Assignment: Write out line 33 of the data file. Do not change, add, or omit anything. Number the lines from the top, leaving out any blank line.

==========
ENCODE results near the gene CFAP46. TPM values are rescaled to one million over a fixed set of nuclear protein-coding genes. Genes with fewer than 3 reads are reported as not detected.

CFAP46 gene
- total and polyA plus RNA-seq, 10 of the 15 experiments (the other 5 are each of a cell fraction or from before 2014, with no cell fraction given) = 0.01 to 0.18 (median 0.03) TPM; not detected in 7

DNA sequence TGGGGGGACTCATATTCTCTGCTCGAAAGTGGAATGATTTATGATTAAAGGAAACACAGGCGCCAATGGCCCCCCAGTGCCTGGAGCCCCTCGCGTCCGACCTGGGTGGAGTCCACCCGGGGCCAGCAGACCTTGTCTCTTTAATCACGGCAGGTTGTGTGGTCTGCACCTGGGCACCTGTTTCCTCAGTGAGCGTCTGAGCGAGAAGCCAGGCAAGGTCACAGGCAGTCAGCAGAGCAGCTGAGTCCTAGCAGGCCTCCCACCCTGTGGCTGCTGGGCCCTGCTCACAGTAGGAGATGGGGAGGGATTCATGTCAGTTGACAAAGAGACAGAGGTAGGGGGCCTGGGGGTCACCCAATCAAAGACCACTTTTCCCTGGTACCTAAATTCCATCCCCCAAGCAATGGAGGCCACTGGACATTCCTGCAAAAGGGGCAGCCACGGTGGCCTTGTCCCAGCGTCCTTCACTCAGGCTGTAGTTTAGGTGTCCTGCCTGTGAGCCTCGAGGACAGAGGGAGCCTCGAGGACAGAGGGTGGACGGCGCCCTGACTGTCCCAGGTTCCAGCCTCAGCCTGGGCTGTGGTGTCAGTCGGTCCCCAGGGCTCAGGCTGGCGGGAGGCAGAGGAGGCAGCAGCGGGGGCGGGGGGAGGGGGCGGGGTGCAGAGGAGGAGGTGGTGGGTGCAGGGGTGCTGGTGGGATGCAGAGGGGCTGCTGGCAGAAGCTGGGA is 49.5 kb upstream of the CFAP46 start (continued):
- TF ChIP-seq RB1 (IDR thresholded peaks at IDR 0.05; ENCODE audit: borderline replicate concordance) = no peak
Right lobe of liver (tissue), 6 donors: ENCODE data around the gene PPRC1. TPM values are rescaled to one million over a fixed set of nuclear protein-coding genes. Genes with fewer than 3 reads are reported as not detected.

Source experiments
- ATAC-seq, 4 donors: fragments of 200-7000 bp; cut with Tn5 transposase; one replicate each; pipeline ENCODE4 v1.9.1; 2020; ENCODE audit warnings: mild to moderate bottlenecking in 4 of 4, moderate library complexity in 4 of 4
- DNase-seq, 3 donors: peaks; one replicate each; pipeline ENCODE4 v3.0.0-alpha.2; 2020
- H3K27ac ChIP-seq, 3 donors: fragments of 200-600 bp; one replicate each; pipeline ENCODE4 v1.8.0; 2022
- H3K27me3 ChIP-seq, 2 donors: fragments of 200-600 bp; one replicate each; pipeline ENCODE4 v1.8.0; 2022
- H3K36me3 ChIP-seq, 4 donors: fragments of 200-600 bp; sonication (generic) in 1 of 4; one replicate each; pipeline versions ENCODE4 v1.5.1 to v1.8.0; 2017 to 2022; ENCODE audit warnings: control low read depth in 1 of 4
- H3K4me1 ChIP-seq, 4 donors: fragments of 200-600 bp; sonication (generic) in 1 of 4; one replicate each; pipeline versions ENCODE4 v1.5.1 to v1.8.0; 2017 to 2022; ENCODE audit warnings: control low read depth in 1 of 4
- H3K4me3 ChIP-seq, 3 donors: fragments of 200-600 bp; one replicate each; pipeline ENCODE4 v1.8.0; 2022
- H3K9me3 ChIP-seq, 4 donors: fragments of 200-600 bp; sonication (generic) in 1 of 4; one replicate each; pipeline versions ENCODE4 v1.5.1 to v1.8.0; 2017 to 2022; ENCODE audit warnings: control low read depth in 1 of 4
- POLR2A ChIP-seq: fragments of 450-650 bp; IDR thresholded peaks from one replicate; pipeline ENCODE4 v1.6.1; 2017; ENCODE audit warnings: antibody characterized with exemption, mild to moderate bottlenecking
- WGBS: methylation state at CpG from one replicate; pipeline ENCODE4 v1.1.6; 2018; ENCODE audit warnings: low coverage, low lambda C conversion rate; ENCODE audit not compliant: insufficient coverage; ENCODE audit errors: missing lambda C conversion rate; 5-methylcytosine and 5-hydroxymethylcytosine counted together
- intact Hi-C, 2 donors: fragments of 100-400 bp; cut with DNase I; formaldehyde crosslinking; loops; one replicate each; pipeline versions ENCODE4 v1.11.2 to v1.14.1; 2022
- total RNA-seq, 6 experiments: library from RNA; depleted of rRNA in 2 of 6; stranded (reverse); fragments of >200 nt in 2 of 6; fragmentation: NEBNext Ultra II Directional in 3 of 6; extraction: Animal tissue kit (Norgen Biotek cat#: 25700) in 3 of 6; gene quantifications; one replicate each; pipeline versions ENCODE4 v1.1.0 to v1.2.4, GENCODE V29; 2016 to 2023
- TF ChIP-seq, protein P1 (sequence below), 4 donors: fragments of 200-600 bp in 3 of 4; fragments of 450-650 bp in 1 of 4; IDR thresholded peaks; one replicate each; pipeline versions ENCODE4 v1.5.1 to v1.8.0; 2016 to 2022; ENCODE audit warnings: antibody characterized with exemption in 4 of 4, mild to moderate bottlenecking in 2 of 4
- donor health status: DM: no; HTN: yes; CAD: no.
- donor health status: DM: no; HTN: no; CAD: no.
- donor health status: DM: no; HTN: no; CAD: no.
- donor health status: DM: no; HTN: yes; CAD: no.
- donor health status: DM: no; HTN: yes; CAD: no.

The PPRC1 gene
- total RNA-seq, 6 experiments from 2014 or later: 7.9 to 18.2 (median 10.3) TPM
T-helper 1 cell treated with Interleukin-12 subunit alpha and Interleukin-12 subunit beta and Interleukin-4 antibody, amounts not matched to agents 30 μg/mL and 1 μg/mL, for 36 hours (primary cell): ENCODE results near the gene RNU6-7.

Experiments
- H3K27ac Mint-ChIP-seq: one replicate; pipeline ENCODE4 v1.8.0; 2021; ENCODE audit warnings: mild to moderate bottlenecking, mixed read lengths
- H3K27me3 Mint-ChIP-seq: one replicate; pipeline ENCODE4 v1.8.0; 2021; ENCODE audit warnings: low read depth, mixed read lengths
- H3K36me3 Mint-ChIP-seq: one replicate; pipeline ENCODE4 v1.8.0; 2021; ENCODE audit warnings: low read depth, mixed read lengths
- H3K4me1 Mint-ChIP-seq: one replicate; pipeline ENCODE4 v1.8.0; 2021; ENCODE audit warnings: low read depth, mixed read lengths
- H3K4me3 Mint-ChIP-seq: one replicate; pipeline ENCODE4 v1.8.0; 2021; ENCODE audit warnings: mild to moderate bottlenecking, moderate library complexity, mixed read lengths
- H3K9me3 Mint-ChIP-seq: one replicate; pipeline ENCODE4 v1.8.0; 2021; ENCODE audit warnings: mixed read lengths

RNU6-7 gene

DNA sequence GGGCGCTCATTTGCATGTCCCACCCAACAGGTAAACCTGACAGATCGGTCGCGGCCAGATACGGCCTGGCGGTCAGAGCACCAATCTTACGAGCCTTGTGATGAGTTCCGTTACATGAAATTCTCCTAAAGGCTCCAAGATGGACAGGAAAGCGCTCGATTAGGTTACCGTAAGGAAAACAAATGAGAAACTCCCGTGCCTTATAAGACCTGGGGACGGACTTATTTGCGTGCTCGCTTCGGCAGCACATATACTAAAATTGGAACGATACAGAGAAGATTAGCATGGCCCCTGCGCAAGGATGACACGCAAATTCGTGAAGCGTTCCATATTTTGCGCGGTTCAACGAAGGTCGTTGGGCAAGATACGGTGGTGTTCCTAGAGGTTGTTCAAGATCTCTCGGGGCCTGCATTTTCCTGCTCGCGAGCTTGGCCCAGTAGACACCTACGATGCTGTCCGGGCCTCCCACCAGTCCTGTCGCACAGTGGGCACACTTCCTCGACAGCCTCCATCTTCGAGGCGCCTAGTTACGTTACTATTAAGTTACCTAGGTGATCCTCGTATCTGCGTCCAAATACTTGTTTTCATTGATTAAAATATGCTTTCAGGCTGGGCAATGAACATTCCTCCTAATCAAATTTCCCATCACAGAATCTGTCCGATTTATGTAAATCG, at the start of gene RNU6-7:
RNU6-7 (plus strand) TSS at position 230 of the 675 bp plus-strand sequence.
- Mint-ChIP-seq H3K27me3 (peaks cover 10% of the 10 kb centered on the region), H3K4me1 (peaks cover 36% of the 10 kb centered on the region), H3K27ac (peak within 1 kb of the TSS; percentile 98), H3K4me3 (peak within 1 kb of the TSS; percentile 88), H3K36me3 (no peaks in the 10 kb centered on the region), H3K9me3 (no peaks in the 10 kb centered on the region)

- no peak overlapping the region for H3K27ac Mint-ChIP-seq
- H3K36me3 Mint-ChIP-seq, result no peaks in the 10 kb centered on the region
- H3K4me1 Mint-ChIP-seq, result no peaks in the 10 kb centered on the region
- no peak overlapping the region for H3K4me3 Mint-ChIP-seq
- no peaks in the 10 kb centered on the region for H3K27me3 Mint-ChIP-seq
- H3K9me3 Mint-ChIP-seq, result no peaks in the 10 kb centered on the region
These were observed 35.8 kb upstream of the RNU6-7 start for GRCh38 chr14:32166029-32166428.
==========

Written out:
- H3K4me1 Mint-ChIP-seq: one replicate; pipeline ENCODE4 v1.8.0; 2021; ENCODE audit warnings: low read depth, mixed read lengths